Garage Shows Creative Energy at Work


Garage Shows Creative Energy at Work

A parking garage, in Austin, TX, elevates a potentially mundane building type into a structure whose formal expression is both “functional and aspirational,” the Danze Blood Architects website says.
Designed to serve the needs of the local office of the T3 creative marketing and advertising agency, the 100-space facility seems to take on the creative energy of its users, the firm adds, “finding opportunities within the simplest of forms to inspire and uplift [the] otherwise commonplace daily activity” of parking. 
The T3 parking structure is nestled into a hillside at the intersection of a boulevard fronting an urban park and a busy residential street. While the site – and its neighbors – called for minimal impact along this high-profile thoroughfare, it also presented the opportunity to create an “unapologetic, yet compelling, architectural expression,” the firm’s website says.
Because of the building site’s steep slope, the architects opted to bury portions of the eastern facade and northeastern corner into the hillside, the Architizer website says. “The garage seems to emerge from the hill.”
The concrete framework anchors overlapping steel screens, which appear to float along the exterior, the architects say. Climbing vines, trained onto the screens, are designed to provide “living green walls,” allowing the building to seemingly recede further into the hillside.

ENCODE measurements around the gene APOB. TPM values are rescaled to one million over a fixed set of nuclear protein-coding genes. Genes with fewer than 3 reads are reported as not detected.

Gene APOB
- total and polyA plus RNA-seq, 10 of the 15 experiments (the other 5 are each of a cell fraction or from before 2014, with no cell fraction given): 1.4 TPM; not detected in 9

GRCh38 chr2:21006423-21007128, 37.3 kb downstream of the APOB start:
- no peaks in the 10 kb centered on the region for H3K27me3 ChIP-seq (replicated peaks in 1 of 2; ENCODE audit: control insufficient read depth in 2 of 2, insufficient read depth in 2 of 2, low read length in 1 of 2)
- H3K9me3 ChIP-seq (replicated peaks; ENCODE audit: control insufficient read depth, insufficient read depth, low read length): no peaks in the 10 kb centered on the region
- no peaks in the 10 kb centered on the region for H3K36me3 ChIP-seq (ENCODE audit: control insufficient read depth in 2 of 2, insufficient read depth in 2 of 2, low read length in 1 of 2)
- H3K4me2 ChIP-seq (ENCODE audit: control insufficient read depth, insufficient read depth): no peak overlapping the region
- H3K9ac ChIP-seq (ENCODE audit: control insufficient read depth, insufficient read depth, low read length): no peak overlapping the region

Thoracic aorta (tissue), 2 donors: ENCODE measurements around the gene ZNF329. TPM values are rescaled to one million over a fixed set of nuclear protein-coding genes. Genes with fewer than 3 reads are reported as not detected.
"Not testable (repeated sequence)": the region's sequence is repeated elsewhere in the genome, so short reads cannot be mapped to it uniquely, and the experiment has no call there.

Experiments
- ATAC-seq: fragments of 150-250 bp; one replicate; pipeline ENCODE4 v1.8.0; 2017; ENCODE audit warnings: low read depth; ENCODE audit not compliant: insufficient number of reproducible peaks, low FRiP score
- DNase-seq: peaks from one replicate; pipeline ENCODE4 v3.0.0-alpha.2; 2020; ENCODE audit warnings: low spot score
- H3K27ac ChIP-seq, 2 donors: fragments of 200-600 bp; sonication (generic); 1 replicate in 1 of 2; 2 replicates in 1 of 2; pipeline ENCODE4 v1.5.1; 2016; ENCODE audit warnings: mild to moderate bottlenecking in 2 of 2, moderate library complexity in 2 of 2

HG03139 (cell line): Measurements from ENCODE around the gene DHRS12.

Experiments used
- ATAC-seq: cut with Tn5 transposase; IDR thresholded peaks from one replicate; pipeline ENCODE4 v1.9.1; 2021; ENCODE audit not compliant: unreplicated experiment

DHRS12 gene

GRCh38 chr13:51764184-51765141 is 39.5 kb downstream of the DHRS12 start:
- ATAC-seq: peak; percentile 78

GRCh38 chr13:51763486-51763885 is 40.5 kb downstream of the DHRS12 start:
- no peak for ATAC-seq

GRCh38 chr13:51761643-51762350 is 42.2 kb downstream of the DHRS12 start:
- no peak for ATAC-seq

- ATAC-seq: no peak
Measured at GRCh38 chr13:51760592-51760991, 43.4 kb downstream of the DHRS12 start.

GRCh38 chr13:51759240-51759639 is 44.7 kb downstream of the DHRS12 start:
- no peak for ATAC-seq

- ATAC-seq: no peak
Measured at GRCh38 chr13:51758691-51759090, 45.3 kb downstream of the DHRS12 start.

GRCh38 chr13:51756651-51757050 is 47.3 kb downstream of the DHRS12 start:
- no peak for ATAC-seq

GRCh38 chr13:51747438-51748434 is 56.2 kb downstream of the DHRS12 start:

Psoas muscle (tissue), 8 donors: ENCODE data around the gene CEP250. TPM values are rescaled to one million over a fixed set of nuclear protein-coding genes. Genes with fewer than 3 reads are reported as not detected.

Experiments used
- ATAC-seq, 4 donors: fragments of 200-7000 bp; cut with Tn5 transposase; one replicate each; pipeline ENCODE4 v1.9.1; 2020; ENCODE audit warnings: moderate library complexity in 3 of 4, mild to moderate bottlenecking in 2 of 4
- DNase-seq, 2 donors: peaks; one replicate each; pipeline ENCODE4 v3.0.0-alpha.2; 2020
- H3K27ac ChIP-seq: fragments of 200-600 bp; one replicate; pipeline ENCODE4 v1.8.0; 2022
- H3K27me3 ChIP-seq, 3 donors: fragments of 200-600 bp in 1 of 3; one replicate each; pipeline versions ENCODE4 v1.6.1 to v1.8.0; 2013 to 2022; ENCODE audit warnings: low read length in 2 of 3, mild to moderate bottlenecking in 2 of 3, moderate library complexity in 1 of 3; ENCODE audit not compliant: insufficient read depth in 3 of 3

A planted rooftop garden serves as a water detention pond above the parking decks. All water collected from the roof enters a cistern – highly visible at the structure’s southeast corner – and is used to irrigate the rooftop garden and surrounding landscaping.
The “helical” concrete structure is organized around a central architectural element, the Danze Blood firm’s website says. That elliptical void cuts through all four floors in the middle of the garage, allowing natural light to flood into the space from above. Traffic circulation moves along a helix-shaped ramp that wraps this central void.
Some 1,600 cubic yards of concrete were used in the structure, including drilled piers, columns, basement walls, slab-on-grade, grade beams, and elevated post-tensioned slab and beams. Rago Construction was the general contractor. The project took about 10 months to complete.
    Cotera+Reed Architects was Architect of Record. The Danze Blood firm was the Design Architect. The T3 parking structure won a 2013 AIA Austin Design Award and a 2013 Texas Society of Architects Design Award, the firm’s website says.


Article contributed by the Parking PT team.
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